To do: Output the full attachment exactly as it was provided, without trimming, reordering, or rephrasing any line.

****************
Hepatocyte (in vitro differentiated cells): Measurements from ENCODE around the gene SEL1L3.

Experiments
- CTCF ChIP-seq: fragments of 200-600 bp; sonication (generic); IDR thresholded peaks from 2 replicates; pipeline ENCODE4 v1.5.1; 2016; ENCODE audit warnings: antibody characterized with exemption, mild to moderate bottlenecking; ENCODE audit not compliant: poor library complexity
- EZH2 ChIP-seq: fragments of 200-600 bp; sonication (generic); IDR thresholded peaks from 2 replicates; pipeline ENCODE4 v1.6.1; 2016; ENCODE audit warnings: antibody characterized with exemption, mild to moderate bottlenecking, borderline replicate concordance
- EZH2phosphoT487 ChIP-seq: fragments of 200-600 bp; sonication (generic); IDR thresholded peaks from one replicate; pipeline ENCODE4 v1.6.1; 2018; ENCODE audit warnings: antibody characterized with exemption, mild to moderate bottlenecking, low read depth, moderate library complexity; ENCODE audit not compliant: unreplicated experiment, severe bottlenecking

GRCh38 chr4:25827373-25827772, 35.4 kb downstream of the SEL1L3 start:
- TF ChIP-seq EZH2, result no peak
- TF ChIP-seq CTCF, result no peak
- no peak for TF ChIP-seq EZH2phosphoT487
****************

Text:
Hepatocyte (in vitro differentiated cells): Measurements from ENCODE around the gene SEL1L3.

Experiments
- CTCF ChIP-seq: fragments of 200-600 bp; sonication (generic); IDR thresholded peaks from 2 replicates; pipeline ENCODE4 v1.5.1; 2016; ENCODE audit warnings: antibody characterized with exemption, mild to moderate bottlenecking; ENCODE audit not compliant: poor library complexity
- EZH2 ChIP-seq: fragments of 200-600 bp; sonication (generic); IDR thresholded peaks from 2 replicates; pipeline ENCODE4 v1.6.1; 2016; ENCODE audit warnings: antibody characterized with exemption, mild to moderate bottlenecking, borderline replicate concordance
- EZH2phosphoT487 ChIP-seq: fragments of 200-600 bp; sonication (generic); IDR thresholded peaks from one replicate; pipeline ENCODE4 v1.6.1; 2018; ENCODE audit warnings: antibody characterized with exemption, mild to moderate bottlenecking, low read depth, moderate library complexity; ENCODE audit not compliant: unreplicated experiment, severe bottlenecking

GRCh38 chr4:25827373-25827772, 35.4 kb downstream of the SEL1L3 start:
- TF ChIP-seq EZH2, result no peak
- TF ChIP-seq CTCF, result no peak
- no peak for TF ChIP-seq EZH2phosphoT487